Common Name:  Solomon's Seal, Lady's Seals, St. Mary's Seal (Sigillum Sanctae Mariae in Latin), Scean de Solomon (French), Weusswurz (German)

Scientific Name:  Polygonatum biflorum (The generic name means many angles from the Greek poly and gonia and refers to the many angled joints of the rhizome.  The species name is two-flower for the manner in which the blossoms deploy)


The name Solomon's Seal is attributed to the appearance of the cross section of the stem where it attaches to the underground root structure called the rhizome. The rhizome is actually a horizontal underground stem section from which the aboveground stem extends from the top and the real roots extend from the bottom.  In the winter when the aboveground stem dies back, a cicatrix or scar is formed on the rhizome at the juncture. Since a new stem forms every year, the rhizome consists of a series of short sections attached at knots or nodes that mark the previous years growth.  The number of nodes along the length can be used to determine the age of the plant, much like tree rings. The shape of the cicatrix is said to resemble the seals that were once used to seal letters with wax. The markings on the face of the cut region appear to some observers to be suggestive of Hebrew characters.



To others, the scar calls to mind the Seal of Solomon, which may be either the hexagram symbol of Israel now known as the Star of David, or to the five-pointed pentagram star that was also an early symbol of mysticism.  The legend of King Solomon's Seal, which was administered with a signet ring, is shared by the three major religions of the West: Judaism, Christianity and Islam. King Solomon was the son of King David and is credited with the establishment of Jerusalem (originally named Shalem in reflection) as the city of justice and peace. He is credited with having a gift of great knowledge and wisdom, to the extent that one of the books of the Apocrypha is entitled the Wisdom of Solomon, containing didactic exhortations, commendations of wisdom, and promises of immortality. The seal therefore symbolizes god-like wisdom and cherubic grace.


The hexagram has been a symbol of cosmic balance since the Greek followers of Pythagoras noted its geometric perfection.  This carried over to the Moslems, whose love of the art of geometry was manifest in the use of the hexagram as a symbolic link between science, beauty and the metaphysical world of astrology. When Sultan Suleiman the Magnificent rebuilt the Temple Mount in Jerusalem in 1536 to replace the crusader church with a mosque, he built walls around the city with stone decorations in the form of hexagrams whose function was to protect the inhabitants from the external forces of evil.  In Europe, the pentagram is more commonly known as King Solomon's Seal whereas the hexagram is known as the Star of David, the symbol of the Jewish people. This association was gradual, beginning with the Jewish community in Prague in the 14th Century and extending to become associated with the nation of Israel in the 20th Century.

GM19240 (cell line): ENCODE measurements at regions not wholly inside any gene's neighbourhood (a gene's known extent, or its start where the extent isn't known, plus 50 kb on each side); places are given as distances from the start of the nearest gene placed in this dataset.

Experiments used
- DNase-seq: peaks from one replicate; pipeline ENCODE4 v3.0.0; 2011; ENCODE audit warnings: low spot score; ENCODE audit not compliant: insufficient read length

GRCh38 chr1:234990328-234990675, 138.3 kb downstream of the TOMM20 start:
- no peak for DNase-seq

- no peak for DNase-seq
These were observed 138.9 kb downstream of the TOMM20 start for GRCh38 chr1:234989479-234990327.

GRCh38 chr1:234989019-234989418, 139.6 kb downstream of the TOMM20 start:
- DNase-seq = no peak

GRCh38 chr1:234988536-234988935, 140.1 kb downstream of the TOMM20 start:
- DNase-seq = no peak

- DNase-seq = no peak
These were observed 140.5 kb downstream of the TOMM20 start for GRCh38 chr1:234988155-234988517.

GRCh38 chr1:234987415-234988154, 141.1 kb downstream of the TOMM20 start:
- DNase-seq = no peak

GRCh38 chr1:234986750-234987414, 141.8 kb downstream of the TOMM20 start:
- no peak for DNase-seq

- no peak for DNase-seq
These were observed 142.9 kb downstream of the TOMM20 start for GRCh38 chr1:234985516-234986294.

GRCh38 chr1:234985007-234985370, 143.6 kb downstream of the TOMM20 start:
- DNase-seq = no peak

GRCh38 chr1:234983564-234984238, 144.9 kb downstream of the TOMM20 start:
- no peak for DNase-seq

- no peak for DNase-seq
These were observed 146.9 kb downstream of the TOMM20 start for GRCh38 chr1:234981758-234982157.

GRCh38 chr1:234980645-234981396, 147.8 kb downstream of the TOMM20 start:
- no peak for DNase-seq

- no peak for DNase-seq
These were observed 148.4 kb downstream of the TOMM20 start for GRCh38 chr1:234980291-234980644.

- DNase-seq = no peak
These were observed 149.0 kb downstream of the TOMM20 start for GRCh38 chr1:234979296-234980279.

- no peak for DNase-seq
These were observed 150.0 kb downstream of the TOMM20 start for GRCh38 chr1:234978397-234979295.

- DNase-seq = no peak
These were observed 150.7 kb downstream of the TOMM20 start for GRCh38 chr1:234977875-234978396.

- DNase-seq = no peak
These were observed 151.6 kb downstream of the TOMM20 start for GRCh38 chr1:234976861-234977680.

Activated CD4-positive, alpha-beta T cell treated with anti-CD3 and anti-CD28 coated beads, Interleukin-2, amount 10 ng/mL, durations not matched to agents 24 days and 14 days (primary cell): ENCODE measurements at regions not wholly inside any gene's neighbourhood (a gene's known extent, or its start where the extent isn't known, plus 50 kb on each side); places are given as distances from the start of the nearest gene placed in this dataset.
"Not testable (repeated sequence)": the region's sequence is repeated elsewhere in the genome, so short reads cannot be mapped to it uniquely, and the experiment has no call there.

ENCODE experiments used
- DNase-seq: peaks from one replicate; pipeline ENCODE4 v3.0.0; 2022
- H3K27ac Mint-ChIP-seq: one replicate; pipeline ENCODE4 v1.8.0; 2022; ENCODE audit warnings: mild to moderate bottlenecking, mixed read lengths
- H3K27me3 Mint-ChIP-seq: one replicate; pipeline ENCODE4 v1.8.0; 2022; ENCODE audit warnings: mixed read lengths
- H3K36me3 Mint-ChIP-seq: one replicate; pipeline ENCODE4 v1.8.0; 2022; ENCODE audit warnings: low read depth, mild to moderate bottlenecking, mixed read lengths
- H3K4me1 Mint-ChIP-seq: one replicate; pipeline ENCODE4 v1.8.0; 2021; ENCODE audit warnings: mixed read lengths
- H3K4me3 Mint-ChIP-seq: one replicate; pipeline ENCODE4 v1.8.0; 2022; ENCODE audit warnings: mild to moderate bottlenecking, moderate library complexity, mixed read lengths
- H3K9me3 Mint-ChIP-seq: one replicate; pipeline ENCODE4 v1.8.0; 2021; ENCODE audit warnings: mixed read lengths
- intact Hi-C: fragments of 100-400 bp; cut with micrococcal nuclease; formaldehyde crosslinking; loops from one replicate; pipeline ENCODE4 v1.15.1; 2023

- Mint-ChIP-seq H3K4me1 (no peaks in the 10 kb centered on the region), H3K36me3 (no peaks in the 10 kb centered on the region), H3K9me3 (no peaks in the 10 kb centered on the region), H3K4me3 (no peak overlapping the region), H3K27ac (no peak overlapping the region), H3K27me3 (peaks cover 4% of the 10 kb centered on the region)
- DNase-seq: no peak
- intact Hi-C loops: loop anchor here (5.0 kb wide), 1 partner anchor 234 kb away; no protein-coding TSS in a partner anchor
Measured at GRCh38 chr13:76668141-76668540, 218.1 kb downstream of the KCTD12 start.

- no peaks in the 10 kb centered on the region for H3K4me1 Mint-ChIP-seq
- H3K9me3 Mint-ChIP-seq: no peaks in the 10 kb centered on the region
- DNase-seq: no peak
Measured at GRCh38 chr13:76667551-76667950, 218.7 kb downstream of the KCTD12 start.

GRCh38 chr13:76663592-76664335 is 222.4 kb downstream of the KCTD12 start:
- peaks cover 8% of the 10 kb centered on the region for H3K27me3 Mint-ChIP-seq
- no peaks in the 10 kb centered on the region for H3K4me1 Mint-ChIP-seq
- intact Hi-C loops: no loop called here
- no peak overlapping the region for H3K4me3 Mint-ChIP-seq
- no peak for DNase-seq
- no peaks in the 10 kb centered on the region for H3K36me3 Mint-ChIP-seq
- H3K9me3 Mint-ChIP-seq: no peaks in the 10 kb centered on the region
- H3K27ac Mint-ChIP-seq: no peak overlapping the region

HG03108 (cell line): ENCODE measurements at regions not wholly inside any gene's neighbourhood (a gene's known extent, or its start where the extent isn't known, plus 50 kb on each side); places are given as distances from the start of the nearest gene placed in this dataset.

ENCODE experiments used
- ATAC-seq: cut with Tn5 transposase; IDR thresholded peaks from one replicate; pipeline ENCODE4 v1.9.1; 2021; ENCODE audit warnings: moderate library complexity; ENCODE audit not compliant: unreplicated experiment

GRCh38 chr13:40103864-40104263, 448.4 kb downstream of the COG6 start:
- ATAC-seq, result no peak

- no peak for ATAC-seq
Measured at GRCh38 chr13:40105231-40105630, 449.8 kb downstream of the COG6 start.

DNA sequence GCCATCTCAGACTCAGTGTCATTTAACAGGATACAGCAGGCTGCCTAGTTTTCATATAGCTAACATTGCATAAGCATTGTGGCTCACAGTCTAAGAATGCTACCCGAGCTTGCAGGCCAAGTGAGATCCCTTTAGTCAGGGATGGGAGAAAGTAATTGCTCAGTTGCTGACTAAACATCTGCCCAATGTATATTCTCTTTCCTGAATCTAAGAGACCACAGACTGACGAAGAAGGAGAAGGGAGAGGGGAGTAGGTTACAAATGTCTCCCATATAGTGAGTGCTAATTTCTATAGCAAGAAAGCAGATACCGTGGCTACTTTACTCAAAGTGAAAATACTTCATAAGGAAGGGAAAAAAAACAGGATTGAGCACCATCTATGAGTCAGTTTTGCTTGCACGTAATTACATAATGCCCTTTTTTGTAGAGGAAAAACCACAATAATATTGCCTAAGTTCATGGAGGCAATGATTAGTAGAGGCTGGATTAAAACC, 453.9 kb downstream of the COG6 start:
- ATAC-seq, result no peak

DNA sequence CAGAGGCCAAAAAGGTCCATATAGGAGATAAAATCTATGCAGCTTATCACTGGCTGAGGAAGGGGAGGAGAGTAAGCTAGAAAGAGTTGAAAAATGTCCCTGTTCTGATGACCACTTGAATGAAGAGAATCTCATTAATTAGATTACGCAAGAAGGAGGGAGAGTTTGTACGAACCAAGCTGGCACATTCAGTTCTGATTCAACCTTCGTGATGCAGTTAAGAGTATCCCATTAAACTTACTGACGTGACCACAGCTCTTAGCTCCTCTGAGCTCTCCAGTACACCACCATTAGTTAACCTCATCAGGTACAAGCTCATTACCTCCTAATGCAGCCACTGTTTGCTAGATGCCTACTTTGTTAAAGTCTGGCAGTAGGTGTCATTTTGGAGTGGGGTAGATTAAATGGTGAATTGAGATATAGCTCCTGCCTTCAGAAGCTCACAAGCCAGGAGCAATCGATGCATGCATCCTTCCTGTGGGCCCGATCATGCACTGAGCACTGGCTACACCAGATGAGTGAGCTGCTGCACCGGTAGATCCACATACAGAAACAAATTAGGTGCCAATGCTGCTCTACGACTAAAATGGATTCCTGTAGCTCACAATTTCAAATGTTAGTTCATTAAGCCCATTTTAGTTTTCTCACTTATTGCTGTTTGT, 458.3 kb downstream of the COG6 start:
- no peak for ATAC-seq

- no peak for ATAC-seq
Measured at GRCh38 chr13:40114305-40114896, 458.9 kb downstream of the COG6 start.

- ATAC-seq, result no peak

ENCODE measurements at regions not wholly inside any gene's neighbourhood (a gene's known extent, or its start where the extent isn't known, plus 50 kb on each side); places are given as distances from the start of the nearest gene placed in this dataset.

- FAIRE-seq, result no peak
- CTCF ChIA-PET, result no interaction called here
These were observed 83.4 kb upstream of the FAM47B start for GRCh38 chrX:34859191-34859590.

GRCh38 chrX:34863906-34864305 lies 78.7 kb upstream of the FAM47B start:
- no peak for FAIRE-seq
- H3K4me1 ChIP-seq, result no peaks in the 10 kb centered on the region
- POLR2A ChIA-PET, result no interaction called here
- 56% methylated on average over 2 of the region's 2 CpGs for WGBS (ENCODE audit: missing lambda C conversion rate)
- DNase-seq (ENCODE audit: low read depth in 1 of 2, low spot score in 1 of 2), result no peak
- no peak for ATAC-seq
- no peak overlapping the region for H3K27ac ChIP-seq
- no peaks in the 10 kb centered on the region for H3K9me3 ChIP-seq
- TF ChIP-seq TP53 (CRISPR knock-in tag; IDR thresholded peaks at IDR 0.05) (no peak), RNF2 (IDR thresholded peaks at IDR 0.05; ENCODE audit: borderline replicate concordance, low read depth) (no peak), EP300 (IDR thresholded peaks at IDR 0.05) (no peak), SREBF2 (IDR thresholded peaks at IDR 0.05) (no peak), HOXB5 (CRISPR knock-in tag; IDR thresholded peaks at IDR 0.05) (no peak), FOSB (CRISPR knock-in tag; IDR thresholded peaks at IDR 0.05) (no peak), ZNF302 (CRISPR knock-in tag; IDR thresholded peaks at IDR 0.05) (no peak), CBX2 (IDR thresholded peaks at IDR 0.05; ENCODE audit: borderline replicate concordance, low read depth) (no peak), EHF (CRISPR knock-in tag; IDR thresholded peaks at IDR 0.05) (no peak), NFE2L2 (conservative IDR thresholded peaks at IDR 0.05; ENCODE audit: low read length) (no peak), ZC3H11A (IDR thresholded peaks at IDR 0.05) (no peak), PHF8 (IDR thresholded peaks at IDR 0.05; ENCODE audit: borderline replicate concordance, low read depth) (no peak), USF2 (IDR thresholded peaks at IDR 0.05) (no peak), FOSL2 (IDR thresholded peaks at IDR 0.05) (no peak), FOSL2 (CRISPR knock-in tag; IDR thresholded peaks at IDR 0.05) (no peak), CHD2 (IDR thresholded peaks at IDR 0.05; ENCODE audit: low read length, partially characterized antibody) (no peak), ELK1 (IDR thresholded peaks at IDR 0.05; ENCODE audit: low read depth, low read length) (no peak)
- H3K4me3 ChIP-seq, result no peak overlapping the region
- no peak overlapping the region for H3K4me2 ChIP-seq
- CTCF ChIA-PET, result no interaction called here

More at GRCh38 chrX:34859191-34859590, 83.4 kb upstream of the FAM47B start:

The powers of King Solomon's Seal in mysticism began with the use of the hexagram on magic doorpost scrolls known as mezuzot. The sign came to be thought of as a seal against the onslaught of harmful spirits.  The use of the plant Solomon's Seal for a wide variety of medicinal purposes is due to the Doctrine of Signatures. This theory, which was prevalent in Europe in the 16th Century, was based on the notion that plants were "signed"  by God to indicate their intended use by man.  A plant that carried a symbol as powerful as the Seal of King Solomon must therefore be good for almost anything.


John Gerarde's Herbal of 1633 provided that "The root of Solomon's Seal stamped while it is fresh and greene, and applied, taketh away in one night, or two at the most, any bruise, black or blew spots gotten by falls or womens wilfulnesse, in stumbling upon their hasty husbands fists or such like."  Accordingly, early colonists prepared a poultice from the root that was used to treat all types of sores and skin injuries.  Some observers noted that the rhizome looked like a swollen joint and it was therefore used as a treatment for arthritis.  The notion that it was a seal was taken to mean that it would be most effective in the sealing or knitting of broken bones.  The flowers were used as snuff and were noted for their power to induce sneezing and to thereby relieve a headache.  The berries and the leaves were chewed to induce nausea and vomiting. In modern herbal medicine, a decoction is prepared from the rhizome after it has been harvested, dried and powdered.  It produces a mucilaginous tonic that has been found to be a general restorative, particularly for inflammations of the stomach and bowels.  It has been reported to cure erysipelas, an acute infectious disease of the skin and the mucous membranes that is caused by a streptococcus.

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